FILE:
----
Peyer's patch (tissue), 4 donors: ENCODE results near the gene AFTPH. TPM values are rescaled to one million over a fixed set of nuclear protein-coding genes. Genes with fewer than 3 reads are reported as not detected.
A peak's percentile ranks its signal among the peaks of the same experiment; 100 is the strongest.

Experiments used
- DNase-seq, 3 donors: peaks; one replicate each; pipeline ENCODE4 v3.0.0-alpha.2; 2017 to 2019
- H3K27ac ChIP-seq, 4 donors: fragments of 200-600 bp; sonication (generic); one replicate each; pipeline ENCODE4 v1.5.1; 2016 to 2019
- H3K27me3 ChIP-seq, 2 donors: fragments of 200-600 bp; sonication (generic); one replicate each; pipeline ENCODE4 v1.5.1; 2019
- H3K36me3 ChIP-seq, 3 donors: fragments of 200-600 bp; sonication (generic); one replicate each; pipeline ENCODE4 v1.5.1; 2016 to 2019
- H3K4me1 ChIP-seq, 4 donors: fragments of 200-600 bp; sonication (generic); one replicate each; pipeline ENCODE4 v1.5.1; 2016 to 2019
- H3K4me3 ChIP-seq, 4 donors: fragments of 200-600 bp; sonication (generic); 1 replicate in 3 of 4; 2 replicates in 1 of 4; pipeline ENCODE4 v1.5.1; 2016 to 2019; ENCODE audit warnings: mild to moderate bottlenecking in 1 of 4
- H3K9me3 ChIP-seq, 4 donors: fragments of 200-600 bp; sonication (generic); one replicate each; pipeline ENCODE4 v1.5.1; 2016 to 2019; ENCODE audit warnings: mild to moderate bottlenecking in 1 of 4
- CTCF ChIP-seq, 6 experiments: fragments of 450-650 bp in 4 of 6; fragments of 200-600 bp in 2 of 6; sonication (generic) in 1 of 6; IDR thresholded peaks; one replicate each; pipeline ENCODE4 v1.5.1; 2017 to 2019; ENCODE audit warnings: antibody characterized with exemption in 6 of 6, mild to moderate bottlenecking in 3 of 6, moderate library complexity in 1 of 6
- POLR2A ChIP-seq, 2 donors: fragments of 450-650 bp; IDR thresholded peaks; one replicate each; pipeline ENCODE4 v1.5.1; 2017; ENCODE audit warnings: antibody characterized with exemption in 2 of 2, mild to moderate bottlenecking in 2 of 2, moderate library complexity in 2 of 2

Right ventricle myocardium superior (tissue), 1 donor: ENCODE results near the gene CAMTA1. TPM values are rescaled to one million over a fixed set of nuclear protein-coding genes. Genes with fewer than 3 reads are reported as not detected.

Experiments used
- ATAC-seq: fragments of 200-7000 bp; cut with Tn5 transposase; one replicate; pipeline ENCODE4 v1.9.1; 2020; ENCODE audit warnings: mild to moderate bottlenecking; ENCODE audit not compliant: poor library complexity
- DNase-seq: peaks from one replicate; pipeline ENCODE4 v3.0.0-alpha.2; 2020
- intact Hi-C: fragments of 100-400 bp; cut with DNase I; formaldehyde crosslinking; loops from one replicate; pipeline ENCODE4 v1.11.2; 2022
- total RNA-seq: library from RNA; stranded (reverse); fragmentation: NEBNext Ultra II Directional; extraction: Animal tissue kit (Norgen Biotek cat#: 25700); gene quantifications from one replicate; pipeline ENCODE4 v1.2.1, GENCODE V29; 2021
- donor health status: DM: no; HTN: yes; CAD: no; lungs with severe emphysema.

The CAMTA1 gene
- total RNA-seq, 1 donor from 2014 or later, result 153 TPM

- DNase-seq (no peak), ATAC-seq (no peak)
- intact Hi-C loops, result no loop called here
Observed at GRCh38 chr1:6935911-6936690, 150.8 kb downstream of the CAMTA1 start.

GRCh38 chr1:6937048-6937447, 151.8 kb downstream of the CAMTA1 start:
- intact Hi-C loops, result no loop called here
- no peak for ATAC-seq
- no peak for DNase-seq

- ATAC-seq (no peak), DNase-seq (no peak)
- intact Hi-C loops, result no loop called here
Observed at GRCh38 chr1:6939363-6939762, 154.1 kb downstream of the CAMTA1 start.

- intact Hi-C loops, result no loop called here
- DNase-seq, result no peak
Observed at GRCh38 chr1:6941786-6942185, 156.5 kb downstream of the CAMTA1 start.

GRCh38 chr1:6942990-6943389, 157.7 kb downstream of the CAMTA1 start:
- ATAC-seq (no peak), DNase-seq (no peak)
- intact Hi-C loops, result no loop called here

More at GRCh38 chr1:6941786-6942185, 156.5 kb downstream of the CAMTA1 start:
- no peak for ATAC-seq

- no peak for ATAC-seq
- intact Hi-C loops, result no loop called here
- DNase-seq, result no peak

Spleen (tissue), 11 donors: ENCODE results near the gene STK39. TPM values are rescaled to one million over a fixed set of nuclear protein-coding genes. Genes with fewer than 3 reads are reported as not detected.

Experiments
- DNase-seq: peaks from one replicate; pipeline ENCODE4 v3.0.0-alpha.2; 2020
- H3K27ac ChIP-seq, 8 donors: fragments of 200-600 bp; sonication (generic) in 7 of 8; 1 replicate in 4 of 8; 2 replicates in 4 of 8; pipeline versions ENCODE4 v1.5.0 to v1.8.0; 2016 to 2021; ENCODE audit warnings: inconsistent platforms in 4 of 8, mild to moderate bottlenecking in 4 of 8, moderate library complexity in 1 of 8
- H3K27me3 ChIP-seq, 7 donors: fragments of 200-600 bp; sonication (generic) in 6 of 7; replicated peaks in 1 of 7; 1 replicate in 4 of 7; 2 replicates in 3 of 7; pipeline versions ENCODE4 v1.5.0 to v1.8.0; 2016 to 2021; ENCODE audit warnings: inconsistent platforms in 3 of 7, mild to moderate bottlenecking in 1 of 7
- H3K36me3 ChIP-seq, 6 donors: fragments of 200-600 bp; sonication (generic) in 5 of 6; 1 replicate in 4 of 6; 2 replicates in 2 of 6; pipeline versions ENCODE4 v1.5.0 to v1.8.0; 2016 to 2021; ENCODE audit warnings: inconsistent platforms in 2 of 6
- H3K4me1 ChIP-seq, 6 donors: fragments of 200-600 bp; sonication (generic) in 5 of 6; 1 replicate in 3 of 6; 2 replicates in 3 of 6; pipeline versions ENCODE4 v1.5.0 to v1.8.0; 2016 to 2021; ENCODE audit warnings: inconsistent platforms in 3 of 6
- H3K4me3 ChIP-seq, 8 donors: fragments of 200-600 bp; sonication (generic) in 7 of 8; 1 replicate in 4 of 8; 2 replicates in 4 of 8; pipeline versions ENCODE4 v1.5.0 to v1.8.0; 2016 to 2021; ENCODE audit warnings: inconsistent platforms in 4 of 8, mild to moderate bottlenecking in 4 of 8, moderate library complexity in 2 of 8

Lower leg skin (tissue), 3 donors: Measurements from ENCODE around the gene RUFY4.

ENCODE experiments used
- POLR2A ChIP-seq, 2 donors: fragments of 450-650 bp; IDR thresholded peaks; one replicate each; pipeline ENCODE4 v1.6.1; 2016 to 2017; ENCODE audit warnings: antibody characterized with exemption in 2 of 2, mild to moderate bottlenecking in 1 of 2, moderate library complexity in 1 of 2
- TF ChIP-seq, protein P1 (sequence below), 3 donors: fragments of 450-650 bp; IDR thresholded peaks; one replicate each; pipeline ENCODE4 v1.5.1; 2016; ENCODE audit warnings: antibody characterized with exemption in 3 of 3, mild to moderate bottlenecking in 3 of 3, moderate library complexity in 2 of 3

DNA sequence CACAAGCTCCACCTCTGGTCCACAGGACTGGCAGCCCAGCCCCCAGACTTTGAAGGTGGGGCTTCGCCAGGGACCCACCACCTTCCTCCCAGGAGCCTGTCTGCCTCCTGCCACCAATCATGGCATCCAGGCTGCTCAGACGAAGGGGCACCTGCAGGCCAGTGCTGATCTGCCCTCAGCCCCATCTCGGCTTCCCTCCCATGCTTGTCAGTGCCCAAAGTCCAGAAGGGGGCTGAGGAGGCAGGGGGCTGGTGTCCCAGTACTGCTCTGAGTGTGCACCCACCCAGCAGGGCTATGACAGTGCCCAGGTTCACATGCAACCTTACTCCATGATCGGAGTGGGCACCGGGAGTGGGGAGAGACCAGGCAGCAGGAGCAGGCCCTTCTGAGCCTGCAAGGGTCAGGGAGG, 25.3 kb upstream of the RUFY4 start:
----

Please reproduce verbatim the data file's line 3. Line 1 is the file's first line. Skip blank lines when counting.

Experiments used